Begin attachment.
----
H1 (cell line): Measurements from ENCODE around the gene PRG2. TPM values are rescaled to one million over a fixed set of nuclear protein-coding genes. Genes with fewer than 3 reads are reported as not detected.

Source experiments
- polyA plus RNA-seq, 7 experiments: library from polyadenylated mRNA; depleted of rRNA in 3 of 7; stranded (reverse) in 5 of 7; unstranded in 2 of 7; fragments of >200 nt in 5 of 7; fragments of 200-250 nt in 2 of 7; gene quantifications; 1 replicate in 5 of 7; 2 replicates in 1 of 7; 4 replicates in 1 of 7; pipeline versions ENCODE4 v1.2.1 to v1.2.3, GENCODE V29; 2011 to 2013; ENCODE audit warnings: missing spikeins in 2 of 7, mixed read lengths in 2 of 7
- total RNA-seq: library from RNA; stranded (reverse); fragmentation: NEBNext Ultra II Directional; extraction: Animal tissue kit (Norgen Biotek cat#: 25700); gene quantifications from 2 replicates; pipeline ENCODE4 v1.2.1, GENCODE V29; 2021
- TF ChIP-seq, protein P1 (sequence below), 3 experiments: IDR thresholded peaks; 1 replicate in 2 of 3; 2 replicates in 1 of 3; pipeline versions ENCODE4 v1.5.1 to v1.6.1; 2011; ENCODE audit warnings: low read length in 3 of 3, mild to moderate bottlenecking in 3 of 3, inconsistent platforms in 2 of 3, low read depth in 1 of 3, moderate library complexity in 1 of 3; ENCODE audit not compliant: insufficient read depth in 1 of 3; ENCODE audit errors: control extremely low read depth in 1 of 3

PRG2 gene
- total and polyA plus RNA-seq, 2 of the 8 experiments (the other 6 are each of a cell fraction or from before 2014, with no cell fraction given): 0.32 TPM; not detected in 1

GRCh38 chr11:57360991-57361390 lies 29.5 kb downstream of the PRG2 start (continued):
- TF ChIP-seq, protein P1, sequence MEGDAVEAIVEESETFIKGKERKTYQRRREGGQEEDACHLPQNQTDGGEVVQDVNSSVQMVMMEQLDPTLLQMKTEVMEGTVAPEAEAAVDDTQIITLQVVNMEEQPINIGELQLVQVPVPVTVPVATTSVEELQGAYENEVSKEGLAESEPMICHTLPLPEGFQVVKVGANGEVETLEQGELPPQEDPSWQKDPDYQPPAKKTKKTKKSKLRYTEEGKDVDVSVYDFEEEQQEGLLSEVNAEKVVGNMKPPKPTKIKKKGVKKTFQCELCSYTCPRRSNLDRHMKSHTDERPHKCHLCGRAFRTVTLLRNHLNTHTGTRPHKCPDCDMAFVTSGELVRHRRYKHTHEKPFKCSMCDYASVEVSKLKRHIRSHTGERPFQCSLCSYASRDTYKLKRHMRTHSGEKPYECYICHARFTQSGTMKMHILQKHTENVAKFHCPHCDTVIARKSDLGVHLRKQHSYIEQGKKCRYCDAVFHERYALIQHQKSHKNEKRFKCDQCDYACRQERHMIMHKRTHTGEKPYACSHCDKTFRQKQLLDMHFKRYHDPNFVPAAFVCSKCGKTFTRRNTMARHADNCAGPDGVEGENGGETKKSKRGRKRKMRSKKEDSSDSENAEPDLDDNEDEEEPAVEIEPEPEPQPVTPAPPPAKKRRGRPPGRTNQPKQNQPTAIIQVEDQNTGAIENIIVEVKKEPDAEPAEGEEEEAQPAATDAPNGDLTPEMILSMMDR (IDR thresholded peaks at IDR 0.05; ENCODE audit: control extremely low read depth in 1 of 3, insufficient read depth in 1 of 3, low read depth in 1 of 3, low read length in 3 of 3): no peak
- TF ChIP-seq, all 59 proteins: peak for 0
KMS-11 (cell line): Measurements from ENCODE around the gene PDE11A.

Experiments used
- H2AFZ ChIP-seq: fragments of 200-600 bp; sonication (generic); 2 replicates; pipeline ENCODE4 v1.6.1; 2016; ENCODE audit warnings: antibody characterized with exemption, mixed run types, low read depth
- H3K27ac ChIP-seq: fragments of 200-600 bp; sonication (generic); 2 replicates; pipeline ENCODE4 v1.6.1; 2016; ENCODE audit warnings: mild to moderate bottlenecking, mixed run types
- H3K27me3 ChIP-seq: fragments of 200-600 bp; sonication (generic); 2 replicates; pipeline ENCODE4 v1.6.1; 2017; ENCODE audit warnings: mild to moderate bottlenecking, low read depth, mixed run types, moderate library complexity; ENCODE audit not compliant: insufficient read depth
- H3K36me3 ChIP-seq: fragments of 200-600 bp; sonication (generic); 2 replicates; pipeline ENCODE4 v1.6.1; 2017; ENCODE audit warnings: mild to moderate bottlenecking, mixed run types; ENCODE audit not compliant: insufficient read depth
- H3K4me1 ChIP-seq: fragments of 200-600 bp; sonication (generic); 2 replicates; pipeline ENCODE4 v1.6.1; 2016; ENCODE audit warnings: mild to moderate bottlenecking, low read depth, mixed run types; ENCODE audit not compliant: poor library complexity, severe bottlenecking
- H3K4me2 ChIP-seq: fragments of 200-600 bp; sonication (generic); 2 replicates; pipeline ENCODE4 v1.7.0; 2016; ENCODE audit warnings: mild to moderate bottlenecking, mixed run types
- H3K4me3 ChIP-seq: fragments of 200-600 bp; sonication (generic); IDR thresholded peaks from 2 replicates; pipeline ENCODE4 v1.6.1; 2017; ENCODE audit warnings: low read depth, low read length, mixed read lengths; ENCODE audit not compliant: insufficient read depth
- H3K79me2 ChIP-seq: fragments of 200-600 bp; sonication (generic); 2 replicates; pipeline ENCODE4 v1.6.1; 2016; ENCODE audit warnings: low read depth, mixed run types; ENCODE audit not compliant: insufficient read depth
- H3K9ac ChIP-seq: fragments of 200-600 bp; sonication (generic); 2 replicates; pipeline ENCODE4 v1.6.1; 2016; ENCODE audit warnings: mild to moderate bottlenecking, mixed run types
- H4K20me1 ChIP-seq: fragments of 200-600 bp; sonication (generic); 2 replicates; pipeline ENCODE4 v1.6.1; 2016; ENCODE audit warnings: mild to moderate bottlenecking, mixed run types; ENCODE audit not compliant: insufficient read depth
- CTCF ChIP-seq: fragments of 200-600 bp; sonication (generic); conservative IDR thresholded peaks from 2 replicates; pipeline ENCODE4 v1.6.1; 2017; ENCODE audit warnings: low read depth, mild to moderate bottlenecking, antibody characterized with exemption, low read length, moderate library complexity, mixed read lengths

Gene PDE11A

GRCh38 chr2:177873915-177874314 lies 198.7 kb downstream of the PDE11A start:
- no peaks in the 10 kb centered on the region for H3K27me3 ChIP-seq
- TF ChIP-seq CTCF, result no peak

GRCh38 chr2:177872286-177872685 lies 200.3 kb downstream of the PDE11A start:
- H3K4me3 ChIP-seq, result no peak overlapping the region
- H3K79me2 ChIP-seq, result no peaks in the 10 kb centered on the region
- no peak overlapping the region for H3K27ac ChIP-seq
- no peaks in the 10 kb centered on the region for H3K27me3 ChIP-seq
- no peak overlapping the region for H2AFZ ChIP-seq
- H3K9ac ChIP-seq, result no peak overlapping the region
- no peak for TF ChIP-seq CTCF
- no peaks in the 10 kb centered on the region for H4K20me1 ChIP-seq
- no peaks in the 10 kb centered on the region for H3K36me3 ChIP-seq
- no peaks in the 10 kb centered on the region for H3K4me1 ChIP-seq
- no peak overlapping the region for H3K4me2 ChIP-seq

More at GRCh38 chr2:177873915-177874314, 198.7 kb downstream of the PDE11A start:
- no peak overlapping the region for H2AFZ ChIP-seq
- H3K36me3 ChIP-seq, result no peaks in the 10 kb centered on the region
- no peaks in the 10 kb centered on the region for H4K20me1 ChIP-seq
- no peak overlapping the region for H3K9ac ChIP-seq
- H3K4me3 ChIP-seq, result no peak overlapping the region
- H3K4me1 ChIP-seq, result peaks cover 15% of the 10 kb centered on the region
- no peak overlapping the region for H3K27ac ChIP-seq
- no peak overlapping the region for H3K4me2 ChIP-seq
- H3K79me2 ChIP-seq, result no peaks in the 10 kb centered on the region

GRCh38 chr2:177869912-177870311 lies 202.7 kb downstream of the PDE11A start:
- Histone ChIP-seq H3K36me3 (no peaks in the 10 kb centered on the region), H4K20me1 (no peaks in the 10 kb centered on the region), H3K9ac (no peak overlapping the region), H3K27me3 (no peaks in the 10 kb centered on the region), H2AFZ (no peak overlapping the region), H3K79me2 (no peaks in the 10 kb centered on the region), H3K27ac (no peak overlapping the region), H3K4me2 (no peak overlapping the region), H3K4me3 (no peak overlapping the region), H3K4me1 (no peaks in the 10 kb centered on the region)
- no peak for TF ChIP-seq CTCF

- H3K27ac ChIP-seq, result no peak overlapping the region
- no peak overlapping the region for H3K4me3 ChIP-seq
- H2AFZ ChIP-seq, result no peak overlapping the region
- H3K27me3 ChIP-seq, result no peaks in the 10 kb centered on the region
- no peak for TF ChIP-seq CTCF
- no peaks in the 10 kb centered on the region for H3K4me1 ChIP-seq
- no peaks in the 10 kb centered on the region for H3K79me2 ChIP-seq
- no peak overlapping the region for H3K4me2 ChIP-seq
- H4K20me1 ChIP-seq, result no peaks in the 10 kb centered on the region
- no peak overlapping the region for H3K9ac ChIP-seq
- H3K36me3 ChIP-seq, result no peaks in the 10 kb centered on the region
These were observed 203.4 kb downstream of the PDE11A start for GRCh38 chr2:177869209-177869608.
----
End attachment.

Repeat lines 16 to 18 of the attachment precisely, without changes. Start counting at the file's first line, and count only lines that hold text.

- H3K36me3 ChIP-seq: fragments of 200-600 bp; sonication (generic); 2 replicates; pipeline ENCODE4 v1.6.1; 2017; ENCODE audit warnings: mild to moderate bottlenecking, mixed run types; ENCODE audit not compliant: insufficient read depth
- H3K4me1 ChIP-seq: fragments of 200-600 bp; sonication (generic); 2 replicates; pipeline ENCODE4 v1.6.1; 2016; ENCODE audit warnings: mild to moderate bottlenecking, low read depth, mixed run types; ENCODE audit not compliant: poor library complexity, severe bottlenecking
- H3K4me2 ChIP-seq: fragments of 200-600 bp; sonication (generic); 2 replicates; pipeline ENCODE4 v1.7.0; 2016; ENCODE audit warnings: mild to moderate bottlenecking, mixed run types